POSTED: Monday, October 4, 2010 - 3:09pm
UPDATED: Monday, October 4, 2010 - 8:47pm
As the unemployment rate hovers higher, the Better Business Bureau warns that scammers are taking advantage by preying on the unemployed. Identifying the common red flags of a scam is one way for job hunters to protect themselves and their wallets.
“The sluggish employment rate means that a lot of people are desperate for work, which creates a great opportunity for scammers,” said Annabelle Estrada, Communications Director of the El Paso BBB. “Scammers set their sights on the unemployed because these people are vulnerable and looking for any decent work opportunities.”
Not thoroughly researching a job opportunity can make a bad situation even worse, and a victim can lose hundreds or even thousands of dollars to any number of job-related scams. BBB recommends looking out for the following seven red flags when searching for a job:
Red Flag: The employer offers the opportunity to become rich without leaving home
While many legitimate businesses allow employees to work from home, there are also a lot of scammers trying to take advantage of senior citizens, stay-at-home moms, students and injured or handicapped people looking to make money conveniently at home. Job hunters should use extreme caution when considering a work-at-home offer and always research the company with their BBB first at bbb.org.
Red Flag: The employer asks for money upfront
Job hunters should never have to pay money up front to be considered for a job. If a potential employer asks for the job hunter to pay the company to cover the costs of testing, training or background checks, it should be considered a red flag. Always research the job thoroughly before opening up your wallet.
Red Flag: The salary and benefits offered seem too good to be true
The adage holds true for job offers: if the deal sounds too good to be true, it probably is. Phony employers might brag about exceptionally high salary potential and excellent benefits for little work and no experience necessary in order to lure unsuspecting job hunters into their scam.
Red Flag: Job placement companies that make big promises
Job placement companies often do not charge the job hunters for help finding a job, but are instead paid by companies that need help filling positions. Some job placement companies, however, have been taking money from job hunters and not fulfilling their promises of quick employment. Job hunters reported one job placement firm that claimed to offer work on Craigslist, but later was found to only be a resume writing service. The company charged about $75 for the resume service, but failed to find job hunters work. Always research a job placement company first with BBB before signing any contracts or paying any money. Be extremely cautious about terms like “no experience required,” or “guaranteed work,” and ask for the contract upfront to see what the placement terms are.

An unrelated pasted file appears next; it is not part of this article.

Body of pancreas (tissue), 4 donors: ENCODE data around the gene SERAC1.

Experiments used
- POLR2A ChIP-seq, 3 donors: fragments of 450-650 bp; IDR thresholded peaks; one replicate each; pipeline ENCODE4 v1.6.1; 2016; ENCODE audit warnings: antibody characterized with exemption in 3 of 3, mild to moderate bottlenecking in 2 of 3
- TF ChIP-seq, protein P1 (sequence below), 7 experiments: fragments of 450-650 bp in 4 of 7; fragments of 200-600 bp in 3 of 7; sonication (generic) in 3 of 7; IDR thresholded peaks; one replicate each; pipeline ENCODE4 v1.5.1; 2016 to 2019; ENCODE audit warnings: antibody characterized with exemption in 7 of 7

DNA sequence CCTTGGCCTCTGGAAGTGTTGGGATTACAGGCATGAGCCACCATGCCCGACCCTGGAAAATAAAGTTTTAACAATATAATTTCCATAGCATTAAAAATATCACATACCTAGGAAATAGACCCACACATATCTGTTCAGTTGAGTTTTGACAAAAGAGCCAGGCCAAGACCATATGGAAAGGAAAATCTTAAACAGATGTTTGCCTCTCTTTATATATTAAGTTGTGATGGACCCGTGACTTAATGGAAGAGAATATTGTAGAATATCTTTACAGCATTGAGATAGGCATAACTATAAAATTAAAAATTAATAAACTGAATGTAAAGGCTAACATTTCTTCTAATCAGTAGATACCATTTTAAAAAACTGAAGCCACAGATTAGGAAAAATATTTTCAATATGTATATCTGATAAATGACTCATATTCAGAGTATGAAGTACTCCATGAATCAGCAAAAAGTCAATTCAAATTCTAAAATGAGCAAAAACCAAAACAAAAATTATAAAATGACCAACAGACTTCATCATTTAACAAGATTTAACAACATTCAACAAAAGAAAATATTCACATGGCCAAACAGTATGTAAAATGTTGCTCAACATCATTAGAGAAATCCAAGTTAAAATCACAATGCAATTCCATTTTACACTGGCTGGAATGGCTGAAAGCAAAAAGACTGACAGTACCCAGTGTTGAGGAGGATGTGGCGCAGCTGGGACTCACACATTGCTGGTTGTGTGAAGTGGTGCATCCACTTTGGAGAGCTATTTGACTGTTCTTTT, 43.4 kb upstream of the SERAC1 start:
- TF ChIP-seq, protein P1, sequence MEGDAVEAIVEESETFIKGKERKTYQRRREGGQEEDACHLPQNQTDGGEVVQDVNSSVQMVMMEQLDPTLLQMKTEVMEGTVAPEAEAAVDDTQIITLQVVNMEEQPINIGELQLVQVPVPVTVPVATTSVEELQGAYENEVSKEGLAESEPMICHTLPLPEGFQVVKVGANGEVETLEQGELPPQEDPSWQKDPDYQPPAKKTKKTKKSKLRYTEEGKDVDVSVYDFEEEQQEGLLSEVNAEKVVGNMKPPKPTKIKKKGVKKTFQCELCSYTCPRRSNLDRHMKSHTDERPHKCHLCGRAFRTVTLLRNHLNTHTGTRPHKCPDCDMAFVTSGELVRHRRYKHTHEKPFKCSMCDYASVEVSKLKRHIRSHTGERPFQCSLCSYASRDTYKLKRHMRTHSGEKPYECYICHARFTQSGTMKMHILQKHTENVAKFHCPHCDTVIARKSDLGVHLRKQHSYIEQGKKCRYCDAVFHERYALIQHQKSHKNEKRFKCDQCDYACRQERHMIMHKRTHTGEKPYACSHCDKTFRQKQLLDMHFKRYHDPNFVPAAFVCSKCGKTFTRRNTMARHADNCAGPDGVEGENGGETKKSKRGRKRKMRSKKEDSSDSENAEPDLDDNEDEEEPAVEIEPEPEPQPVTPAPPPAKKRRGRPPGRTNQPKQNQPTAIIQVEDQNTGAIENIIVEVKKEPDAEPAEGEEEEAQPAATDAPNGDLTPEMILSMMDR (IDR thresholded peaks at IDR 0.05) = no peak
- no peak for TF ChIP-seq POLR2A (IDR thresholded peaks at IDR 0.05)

Red Flag: The employer requires you to check your credit report
After posting their resumes online or responding to online job listings, many job hunters received what they thought was good news: an e-mail from an interested employer. In order to be considered for the job, the applicant has to check his or her credit report through a recommended website. The truth is, the e-mail is just an attempt to get the job hunter to divulge sensitive financial information or sign up for credit monitoring services.
Red Flag: The employer is quick to ask for personal information such as Social Security Number or bank account numbers
Identity thieves employ many different methods for getting personal financial information from job hunters. Spam e-mail might offer a great opportunity and direct the job hunter to a website that is designed to install malware on his or her computer or solicit bank account or Social Insurance Numbers. In other cases, the job hunter might even be asked to submit a resume, find out they’ve been hired and then immediately be asked for bank account information or Social Insurance Numbers.
Red Flag: The job requires you to wire money through Western Union or MoneyGram or receive and forward suspicious goods
Many phony jobs require the employee to cash a check sent by the company through the mail and then wire a portion of the money on to another entity. Reasons given for this requirement vary from scam to scam. Whatever the reason though, the check might clear the employee’s bank account, but will eventually turn out to be a fake and the employee is out the money he or she wired back to the scammers.